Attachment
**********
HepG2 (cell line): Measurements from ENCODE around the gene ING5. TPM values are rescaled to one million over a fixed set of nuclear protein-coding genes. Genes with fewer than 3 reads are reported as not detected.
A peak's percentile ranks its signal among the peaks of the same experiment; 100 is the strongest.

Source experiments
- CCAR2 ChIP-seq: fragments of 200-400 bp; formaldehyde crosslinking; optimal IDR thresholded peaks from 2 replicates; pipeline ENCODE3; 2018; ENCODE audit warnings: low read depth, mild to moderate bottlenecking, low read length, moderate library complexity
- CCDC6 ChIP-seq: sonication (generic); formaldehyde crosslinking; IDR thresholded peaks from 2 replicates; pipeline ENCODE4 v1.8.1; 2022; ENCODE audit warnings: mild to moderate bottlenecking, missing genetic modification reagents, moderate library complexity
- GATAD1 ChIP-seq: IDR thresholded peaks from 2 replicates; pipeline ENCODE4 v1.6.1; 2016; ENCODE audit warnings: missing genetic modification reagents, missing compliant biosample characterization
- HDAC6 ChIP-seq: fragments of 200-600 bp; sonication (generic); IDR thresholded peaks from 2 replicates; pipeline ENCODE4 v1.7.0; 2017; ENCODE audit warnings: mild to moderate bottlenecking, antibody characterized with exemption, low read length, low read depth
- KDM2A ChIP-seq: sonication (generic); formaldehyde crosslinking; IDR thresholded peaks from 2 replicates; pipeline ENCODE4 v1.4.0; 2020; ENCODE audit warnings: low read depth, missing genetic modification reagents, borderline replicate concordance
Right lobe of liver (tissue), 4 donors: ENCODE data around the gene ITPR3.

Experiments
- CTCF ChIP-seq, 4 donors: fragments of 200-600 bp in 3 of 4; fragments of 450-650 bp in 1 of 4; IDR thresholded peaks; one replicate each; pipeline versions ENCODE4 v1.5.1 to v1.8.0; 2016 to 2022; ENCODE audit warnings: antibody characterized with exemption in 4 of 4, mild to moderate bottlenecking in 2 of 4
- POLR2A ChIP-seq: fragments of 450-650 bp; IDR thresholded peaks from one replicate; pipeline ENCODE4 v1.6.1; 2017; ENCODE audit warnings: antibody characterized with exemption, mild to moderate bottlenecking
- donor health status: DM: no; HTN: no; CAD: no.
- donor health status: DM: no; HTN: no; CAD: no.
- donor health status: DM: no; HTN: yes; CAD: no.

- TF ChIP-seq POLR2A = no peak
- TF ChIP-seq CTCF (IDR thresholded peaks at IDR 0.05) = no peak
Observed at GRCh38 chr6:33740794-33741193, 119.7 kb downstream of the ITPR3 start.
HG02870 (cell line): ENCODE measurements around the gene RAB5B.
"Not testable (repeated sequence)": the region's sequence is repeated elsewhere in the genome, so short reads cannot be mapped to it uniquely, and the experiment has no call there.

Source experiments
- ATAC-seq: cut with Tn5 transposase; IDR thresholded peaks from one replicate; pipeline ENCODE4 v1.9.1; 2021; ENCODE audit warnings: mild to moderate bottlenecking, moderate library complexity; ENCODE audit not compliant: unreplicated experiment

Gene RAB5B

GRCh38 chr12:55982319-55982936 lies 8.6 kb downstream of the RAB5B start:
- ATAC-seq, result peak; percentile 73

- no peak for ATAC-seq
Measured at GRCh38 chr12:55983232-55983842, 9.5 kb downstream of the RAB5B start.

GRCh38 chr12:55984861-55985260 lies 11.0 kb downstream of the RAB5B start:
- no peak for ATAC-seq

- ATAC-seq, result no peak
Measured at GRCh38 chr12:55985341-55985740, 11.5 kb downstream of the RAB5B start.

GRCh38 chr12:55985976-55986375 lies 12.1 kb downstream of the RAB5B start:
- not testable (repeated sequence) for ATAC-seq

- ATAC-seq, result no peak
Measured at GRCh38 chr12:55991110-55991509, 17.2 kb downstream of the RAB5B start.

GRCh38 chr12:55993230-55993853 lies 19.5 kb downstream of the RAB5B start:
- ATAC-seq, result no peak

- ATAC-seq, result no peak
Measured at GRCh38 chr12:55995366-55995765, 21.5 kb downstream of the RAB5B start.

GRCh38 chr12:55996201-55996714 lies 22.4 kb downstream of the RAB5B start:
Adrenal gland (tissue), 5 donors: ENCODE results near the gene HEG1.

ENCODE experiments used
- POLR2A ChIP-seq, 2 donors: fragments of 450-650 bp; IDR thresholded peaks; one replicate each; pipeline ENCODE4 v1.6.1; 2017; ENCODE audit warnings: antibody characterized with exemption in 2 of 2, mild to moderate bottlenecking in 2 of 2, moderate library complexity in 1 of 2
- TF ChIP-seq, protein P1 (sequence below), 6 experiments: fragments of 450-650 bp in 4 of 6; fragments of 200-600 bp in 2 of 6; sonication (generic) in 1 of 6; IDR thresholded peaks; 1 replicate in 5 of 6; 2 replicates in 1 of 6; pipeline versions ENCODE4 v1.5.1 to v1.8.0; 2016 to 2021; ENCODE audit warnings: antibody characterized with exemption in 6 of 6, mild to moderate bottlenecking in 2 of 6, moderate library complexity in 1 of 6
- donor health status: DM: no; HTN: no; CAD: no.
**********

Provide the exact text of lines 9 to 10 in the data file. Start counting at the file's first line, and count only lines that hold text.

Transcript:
Right lobe of liver (tissue), 4 donors: ENCODE data around the gene ITPR3.

Experiments